House Jobs

2016-11-01-johnAt seminary, we have these things called “house jobs.” Each seminarian has three. They range from things like watching the front desk to various liturgical roles.

My jobs are: Chapel Librarian, MC (a simpler “behind the scenes” master of ceremonies), and Arts and Environment. Though not too complex, I have found each to be challenging and ultimately helpful.

I will briefly describe each job and how it challenged me before finally discussing how they have been helpful.

The chapel librarian is responsible for displaying the song numbers on the hymn board (including turning the board around right after Morning Prayer to prepare for Mass). He also sets out any extra song sheets or hymnals.

For the most part, he can prepare the night before by setting up the numbers and putting out the handouts for morning liturgies. The next day, he just turns the board to the appropriate side before Mass and later updates it for Evening Prayer.

This job is for one week at a time. For many, it might be easy. For others of us, getting all of the details correct can be a challenge. For me, remembering to turn the board around after Morning Prayer was probably the hardest.

The MC job also involves liturgical details.

He helps to organize the liturgies for the day by ensuring that all serving arrive on time, know what to do, and have the information they will need (prayers, readings, songs, etc.) in the place they will need it.

He can prepare the night before by placing tabs in the various books (Missal with prayers, Lectionary with readings, and hymnals) and setting them out in the chapel.

In the morning, he arrives about 30 minutes early for Morning Prayer and waits for the deacon and servers to check in. He brings the deacon’s intercessional prayers to the chapel. He then ensures all know the correct page numbers before we begin.

After Morning Prayer, the MC has about 5 minutes to ensure the main priest (celebrant) and the other priests (con-celebrants) know their parts and any other special instructions for Mass. He then gathers all for a prayer and signals to begin.

During Mass, he observes the servers to see if they need any guidance. At the end, he opens the doors for the procession and then gives encouragement or correction as needed.

The MC works for 2 days at a time every 3 weeks. Again, for some, it may be easy, but for others of us, it can feel like a lot. One specifically challenging part for me has been remembering to pass on last minute instructions.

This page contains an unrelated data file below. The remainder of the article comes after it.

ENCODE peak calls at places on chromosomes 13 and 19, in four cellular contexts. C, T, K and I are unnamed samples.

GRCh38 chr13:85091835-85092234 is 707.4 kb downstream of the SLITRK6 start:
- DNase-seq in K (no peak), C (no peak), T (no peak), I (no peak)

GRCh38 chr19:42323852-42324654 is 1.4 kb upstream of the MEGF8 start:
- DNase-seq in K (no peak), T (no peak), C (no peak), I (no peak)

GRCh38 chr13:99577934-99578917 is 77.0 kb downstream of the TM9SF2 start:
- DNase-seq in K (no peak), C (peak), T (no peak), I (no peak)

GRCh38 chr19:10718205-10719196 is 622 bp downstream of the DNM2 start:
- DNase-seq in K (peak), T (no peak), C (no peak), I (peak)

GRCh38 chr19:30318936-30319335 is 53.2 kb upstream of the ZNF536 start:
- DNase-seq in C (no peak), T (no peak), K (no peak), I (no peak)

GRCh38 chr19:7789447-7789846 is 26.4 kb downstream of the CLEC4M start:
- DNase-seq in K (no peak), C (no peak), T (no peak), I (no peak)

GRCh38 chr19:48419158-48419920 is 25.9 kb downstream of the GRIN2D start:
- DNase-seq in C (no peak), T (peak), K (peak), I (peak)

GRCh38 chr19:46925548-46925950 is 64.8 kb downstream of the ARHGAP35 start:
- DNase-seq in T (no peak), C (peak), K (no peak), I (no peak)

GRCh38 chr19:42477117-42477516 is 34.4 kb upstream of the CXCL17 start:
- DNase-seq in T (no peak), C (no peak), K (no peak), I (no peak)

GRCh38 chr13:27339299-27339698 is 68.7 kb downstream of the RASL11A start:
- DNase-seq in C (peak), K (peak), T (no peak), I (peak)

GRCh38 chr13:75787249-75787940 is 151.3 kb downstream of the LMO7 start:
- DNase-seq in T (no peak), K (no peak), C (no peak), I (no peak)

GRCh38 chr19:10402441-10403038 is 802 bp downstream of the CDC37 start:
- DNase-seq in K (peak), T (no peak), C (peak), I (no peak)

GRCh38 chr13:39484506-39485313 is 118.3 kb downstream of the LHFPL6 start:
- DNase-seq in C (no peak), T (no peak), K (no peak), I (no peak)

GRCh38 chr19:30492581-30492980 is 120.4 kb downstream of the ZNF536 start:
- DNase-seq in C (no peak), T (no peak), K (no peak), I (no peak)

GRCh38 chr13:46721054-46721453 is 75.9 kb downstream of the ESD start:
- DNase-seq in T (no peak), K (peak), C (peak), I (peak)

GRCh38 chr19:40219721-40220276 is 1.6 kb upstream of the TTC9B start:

The third job, arts and environment, is more low-key.

We are responsible for watering the flowers and plants on a regular basis. For flowers almost every day. For plants, once or twice per week. (We work for one week at a time a few times per semester.)

We also set up the decorations for certain events and holidays, especially Christmas when the whole house helps to put up and decorate trees, wreathes, and flowers, etc.

Not having worked with flowers, daily watering seemed unnecessary and was hard to remember. Then I saw the older seminarians doing it and asked if it mattered. “Yes and we’ll hear it if they die too soon.” Remembering got much easier.

So how have these jobs been helpful? In at least two ways thus far.

One, they have each helped me to better appreciate these details of parish life and those who attend to them.

I can now see how:

  • Updated and accurate hymn numbers help us be able to sing the right songs
  • Well-coordinated liturgies help the Mass to flow more prayerfully
  • Arranged and watered flowers and plants help parishes to look more beautiful and alive

Second, the jobs have shown me that I can learn to remember these types of details.

After my first few months of a fair amount of forgotten tasks (even when trying to concentrate), I began to wonder if I would ever be able to remember what a priest needs to.

But with practice and appreciation (sometimes fear-induced), it seems that one can get accustomed to such details and that they even become second nature. Combine that with knowing the pitfalls, he can then better relax and perform.

My hunch is that the same may apply to similar aspects of the priesthood.

Deacon John March

Deacon John March

4th Theology
John March attends Immaculate Conception Seminary at Seton Hall University in South Orange, NJ.
Deacon John March

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